The American College of Emergency Physicians believes Blue Cross Blue Shield’s new policy violates the Patient Protection and Affordable Care Act, which is still the law, even as a repeal plan works its way through Congress (maybe). PPACA contains the “prudent layperson” provision, which requires that insurance coverage be based on a person’s symptoms, not their final diagnosis. For example, a person having chest pains should go to the emergency room without a worry that their treatment won’t be covered if it turns out to be indigestion instead of a heart attack. Blue Cross Blue Shield gave conflicting answers on this topic to two different outlets, so it’s unclear how cases will be reviewed. One option is that such cases will be reviewed by their company’s medical director using the “prudent layperson” provision as a guide before making final decisions about payment. The other is that a “panel of experts” would make decisions on these cases.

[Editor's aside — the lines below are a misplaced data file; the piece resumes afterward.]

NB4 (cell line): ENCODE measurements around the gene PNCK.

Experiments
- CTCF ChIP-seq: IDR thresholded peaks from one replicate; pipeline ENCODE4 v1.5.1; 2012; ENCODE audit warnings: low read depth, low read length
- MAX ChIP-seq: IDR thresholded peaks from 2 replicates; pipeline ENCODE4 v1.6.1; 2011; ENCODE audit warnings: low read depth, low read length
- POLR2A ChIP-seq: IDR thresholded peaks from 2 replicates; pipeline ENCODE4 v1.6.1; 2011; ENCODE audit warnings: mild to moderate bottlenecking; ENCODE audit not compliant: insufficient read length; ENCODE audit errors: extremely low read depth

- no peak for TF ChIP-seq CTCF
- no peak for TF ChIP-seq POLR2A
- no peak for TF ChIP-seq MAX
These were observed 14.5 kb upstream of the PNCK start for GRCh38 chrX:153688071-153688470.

The Georgia Medical Association has come out against this policy change, claiming it will disproportionately affect elderly and rural Georgians. The rural residents claim is reasonable, though it seems many would fall under the provision where those more than 15 miles from an urgent care would be exempted when looking at individuals. When looking at communities, I suspect they have a point. (More below.) On the other hand, I have no explanation for the claim about the elderly, as they should be covered by Medicare, not Blue Cross Blue Shield’s exchange plans. If y’all know of a wave of seniors spurning Medicare for the exchange plans, let me know, because it will be news to me.
Laura Harker of the Georgia Budget & Policy Institute pointed out a potential issue with consumers who hold exchange plans from Blue Cross Blue Shield being surprised by what doesn’t qualify as an emergency after the fact, and thereby racking up unforeseen medical debt as a result. This and the repayment to rural hospitals are the biggest underlying dangers of this policy change as I see it.